Cardinal Health has hired Dwight Winstead, executive vice president in charge of supply chain management at VHA, a 1,466-member, not-for-profit hospital alliance. Winstead, 48, will become president of Owen Healthcare, Houston, Cardinal's recently acquired hospital pharmacy management subsidiary. "After 131/2 years (at VHA), I was looking for a bit broader challenge," Winstead said. Winstead, whose last day at Irving, Texas-based VHA is May 2, will succeed Carl E. Isgren, who has been Owen's president since 1976 and will stay on in a consulting capacity.
James Rogers, 40, said he is resigning as president and chief executive officer of Roper CareAlliance in Charleston, S.C., in the wake of the system's decision to sign a one-year management contract with a regional provider. Last month, Roper joined Carolinas HealthCare System, another not-for-profit company based in Charlotte, N.C., in an effort to attract managed-care contracts and strengthen its market position (March 24, p. 26). Rogers' resignation is effective May 31. A spokesman for Carolinas HealthCare said a search is under way for a replacement.
Community Health Systems has promoted Wayne T. Smith, 51, to chief executive officer and elected him to its board of directors. Smith joined the Brentwood, Tenn.-based company in January as president and chief operating officer after working with Humana for 23 years (Jan. 20, p. 16). Thomas Chaney, who had been CEO, will continue as a co-chairman of CHS with Richard Ragsdale. Chaney and Ragsdale founded the company and have gradually been reducing their roles since CHS was acquired last July for $1.1 billion by the New York investment firm Forstmann Little & Co. CHS owns 38 nonurban and rural hospitals in 14 states primarily in the Southeast and Southwest.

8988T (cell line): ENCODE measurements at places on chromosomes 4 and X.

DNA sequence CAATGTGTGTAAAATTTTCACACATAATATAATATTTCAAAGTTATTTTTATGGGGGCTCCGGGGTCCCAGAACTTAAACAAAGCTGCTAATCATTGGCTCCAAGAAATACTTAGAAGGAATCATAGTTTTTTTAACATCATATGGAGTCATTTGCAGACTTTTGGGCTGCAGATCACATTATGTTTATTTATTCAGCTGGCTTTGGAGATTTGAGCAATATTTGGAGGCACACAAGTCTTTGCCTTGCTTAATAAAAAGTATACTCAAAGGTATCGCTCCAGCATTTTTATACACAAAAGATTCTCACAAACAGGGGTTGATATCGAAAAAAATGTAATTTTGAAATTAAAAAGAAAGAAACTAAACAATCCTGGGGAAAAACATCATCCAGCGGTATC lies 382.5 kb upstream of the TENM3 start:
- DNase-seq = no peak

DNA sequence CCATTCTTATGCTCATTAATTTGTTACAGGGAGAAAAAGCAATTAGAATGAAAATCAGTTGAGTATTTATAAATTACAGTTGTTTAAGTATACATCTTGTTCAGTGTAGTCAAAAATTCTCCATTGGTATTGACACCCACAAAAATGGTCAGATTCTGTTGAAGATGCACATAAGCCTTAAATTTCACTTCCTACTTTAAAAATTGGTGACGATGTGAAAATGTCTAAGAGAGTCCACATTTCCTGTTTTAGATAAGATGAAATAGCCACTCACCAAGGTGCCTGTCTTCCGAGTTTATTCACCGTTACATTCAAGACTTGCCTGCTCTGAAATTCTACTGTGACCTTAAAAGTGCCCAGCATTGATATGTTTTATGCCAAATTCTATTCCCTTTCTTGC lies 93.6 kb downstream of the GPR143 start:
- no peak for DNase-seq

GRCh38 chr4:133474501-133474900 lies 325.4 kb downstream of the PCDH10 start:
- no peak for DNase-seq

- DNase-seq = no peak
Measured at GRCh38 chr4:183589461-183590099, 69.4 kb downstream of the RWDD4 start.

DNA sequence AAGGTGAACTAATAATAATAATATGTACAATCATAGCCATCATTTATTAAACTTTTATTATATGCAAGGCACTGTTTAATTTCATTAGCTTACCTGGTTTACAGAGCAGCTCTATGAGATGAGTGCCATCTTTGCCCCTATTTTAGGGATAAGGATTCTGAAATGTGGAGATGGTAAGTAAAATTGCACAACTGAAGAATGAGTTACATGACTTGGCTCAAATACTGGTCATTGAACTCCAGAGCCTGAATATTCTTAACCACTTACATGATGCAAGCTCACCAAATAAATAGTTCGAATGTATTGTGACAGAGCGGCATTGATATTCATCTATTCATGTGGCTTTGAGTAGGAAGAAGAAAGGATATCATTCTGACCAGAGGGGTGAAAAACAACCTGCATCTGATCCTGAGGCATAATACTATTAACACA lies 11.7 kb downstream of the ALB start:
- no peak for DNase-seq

Sandy Thurman, a longtime AIDS activist, has been named head of the White House Office of HIV/AIDS Policy. Most recently, Thurman was director of a task force on child survival and development for the Carter Center and director of citizen exchanges at the U.S. Information Agency. Before that she was executive director of AID Atlanta and a member of the White House AIDS advisory panel. Thurman replaces Eric Goosby.
W. Wilson Turner, president emeritus of Houston-based Memorial Healthcare System, died April 2 at age 80. Known as the "architect of the satellite hospital system," Turner joined Memorial Hospital in 1955 and built it into a system that now includes 15 hospitals throughout southeast Texas. He retired as Memorial president in 1981 but maintained an office at the system's corporate headquarters and worked with retired employees up until his death. A past president of the Texas Hospital Association, Turner received the group's highest honor, the Earl M. Collier Award, in 1974. His career also included stints at hospitals in Louisiana and Mississippi.
If salaries are any indication, information systems are hot and managed care is not. Top executives of the healthcare industry's two largest information systems and services companies got big raises in 1996. Charles McCall, president and chief executive officer of Atlanta-based HBO & Co., got a 32% raise to $1.6 million in total cash compensation from $1.2 million in 1995, according to the publicly traded company's annual proxy statement. That included a nominal increase in salary to $525,000 from $520,833 in 1995. But McCall's bonus increased 57% to $1.1 million from $669,375. Marvin Cadwell, president and CEO of Shared Medical Systems, Malvern, Pa., received total cash compensation of $654,543, a 25% increase from $525,174 in 1995, according to SMS' proxy statement. Cadwell's salary increased 20% to $478,543 from $400,174 in 1995, while his bonus rose 41% to $176,000 from $125,000. Meanwhile, Humana Chairman and CEO David Jones didn't get a bonus in 1996, which caused his pay to fall 31% to $973,500 from $1.4 million in 1995, according to the Louisville, Ky.-based company's annual proxy statement.